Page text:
But if it’s important for GM to squeeze more profits out of China in the short term, the same is doubly true for the North America. The US market is projected to supply a huge percentage of global profits over the next several years, making it a major priority for every automaker. Thanks to the bailout, GM almost can’t help but make money in its home market, but Akerson and his team have shown no ability to lick GM’s nagging problems. Market share is not only stagnant at best, it continues to closely track incentives. Last November, GM’s incentives as a percentage of average transaction price fell below the industry average for the first time, resulting in its worst monthly market share since bankruptcy. With inventory levels remaining stubbornly high as well, it’s clear that Akerson has made no progress on any of GM’s persistent profit drags.
Worse still, Akerson’s underwhelming results in GM’s most important market are further undermined by his strategic decision to back an aggressive push into subprime lending. Having acquired Americredit, the new GM Financial has rapidly become a leader in subprime auto lending, helping GM move cars out the door but introducing new financial risks to the company. GM Financial’s default rate is pushing up, and is already higher than any other in-house lender in the business. In short, Akerson is taking GM back to the bad old days of “redlining” sales with big inventory, big discounts and subprime financing, but still can’t change the company’s momentum on market share or profitability.
For all the open wounds, impetuous alliances, self-destructive dependencies and lost opportunities scattered across GM’s global empire, the strategic mistake that underlies all of Akerson’s failures as CEO has to do with product. As a board member, Akerson was famously critical of GM’s cars; as CEO he has only hurt the product renaissance that was underway when he arrived at GM. From his well-documented decision to rush the new Malibu to market, crippling what was arguably GM’s most important car, to a signing off on a batch of too-conservative trucks, Akerson has proven repeatedly that he simply does not understand the business that he is in. And yet, despite his clear ignorance of even basic facts of the car business, he has developed a reputation for making rash decisions to “shake things up.” This fits perfectly with the pattern described in Part One of this series: Akerson is driven by ego rather than strategy.
The car business is hugely unintuitive. It looks easy, at least to the many neophytes who try their untrained hand in the field, only to go down in flames, taking investor money with them. Running a multinational car company probably is one of the most complex tasks in the world. Your research won’t bring fruits for ten years, or never, but you must spend billions on it. Your products must be right for markets and economies 5 years from now, all over the world. You are up against companies like Toyota and Volkswagen, run by CEOs who have cars in their genes, who have been around cars all their lives, and who know how to direct and lead armies of engineers, marketing and finance people into victory. The competition won’t call for Akerson’s head: The longer he is in his job, the more assured is their victory.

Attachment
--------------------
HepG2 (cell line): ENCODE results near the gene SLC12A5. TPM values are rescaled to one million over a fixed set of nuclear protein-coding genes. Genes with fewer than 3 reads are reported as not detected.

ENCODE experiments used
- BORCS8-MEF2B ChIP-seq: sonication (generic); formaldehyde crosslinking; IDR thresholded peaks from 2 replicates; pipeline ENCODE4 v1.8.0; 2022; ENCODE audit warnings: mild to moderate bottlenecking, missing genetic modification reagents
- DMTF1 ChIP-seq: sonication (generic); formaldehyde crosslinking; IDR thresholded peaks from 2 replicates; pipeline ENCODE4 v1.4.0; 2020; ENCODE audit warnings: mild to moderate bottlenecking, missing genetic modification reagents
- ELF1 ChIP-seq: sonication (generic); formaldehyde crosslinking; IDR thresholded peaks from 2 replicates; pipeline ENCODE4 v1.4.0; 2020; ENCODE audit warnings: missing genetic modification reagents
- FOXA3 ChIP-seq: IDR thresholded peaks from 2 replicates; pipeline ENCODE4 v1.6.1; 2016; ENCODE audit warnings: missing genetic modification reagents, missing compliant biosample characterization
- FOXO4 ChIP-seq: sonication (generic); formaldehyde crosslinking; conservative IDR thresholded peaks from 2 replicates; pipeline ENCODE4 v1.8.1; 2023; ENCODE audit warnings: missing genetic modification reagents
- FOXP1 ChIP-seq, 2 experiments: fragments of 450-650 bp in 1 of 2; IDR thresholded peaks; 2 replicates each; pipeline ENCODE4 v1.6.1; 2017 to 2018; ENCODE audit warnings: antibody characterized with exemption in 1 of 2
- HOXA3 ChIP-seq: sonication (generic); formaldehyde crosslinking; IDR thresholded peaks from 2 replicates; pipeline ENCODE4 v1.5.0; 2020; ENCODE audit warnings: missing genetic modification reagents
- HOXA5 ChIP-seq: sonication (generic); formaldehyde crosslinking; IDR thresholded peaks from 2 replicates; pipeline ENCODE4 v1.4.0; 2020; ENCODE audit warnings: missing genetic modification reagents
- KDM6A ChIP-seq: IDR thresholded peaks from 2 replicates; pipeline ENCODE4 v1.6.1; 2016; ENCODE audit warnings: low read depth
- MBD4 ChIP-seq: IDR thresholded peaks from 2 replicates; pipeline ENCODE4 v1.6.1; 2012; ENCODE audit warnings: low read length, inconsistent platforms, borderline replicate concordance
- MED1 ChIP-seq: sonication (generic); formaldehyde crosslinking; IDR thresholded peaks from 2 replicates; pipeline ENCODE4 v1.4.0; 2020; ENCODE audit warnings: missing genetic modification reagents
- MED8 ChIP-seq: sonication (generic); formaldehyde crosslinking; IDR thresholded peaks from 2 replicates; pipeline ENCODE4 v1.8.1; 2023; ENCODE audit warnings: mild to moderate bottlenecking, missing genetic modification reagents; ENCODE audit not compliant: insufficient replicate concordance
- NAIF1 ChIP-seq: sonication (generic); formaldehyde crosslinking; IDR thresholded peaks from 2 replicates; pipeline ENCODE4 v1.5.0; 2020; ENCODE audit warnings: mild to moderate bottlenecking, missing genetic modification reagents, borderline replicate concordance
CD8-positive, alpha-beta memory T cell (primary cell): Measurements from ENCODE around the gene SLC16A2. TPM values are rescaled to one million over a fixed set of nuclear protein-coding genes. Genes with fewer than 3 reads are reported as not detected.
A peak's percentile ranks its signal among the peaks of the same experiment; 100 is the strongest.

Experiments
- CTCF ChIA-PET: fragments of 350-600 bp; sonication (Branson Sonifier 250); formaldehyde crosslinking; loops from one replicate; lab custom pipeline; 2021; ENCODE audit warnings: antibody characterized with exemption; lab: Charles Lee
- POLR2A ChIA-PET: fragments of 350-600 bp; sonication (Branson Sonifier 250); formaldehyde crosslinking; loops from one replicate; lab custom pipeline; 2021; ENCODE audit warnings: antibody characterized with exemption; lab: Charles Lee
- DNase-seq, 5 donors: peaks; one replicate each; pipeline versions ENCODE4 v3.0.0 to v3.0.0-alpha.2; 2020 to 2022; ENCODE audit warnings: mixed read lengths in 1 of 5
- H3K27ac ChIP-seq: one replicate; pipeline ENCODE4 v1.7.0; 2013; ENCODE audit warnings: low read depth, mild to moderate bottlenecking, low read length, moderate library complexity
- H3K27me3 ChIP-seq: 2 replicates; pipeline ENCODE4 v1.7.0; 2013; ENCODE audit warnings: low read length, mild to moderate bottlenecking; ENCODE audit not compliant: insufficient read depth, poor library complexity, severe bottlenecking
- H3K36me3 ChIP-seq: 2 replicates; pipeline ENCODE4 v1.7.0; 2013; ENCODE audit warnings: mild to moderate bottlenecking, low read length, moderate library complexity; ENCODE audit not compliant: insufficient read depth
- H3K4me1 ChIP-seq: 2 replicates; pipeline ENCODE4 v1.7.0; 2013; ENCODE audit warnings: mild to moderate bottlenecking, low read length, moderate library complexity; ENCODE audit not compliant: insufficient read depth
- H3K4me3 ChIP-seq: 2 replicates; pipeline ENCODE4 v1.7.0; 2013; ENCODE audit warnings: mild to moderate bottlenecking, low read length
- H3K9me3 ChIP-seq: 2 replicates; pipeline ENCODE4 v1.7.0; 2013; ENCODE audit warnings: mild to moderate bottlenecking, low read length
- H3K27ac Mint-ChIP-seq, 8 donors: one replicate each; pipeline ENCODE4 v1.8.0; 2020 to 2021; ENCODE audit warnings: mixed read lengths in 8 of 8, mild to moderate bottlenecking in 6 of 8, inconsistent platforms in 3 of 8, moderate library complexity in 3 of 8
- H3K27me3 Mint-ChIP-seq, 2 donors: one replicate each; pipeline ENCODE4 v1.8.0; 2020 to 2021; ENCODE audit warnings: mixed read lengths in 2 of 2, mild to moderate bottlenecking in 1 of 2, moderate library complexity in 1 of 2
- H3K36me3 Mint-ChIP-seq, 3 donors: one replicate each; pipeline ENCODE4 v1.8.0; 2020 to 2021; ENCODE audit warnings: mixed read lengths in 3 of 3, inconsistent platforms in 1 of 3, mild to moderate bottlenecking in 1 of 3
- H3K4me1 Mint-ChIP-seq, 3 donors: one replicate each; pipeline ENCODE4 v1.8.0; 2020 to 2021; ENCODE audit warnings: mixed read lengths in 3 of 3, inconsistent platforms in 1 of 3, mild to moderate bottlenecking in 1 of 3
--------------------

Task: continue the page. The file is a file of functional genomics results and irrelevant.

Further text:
We were made to believe that GM was saved by the government. In reality, it was the American automobile industry that was saved from certain annihilation by foreign carmakers, and we should thank the government for it. In truly Washingtonian fashion, they win the war and lose the peace by putting the American car industry in the hands of an utter amateur. The man in charge of a car company must be a strategist and tactician of the caliber of Alexander the Great, leading from the front, knowing when to dismiss his advisers, knowing when to do the unexpected, having a sixth sense for a sudden opening in the ranks of the opposition, intuitively knowing how to ruthlessly exploit a weakness.
Akerson was put at the helm of GM by politicians who know even less about the car business than an Akerson. As the politicians sell their shares in GM and leave, they should take their man with them. If Akerson is replaced with a CEO worthy and capable of guiding GM, the stock will surely bounce, making the exit less painful.
The real tragedy of all this: the deep reserves of talented people at GM do know how to make quality products, and the company had been making real progress towards a brighter future. Now it is being wildly misled in nearly every aspect by a man who bullied his way to the top of a company he doesn’t understand in an industry that he doesn’t understand. As we will explore in Part Three of The Case Against Dan Akerson, this has led to a complete loss of confidence in the carpetbagging telecom man and his cronies, jeopardizing GM’s new lease on life. For the good of the company, it’s time to replace him with someone who understands the business… or at least understands when he doesn’t understand the business.
Previous: Breach Of Trust. Forthcoming: Part 3: Loss Of Confidence.
Editor’s note: Renaissance_Man is a nationally and internationally known industry analyst who prefers to remain anonymous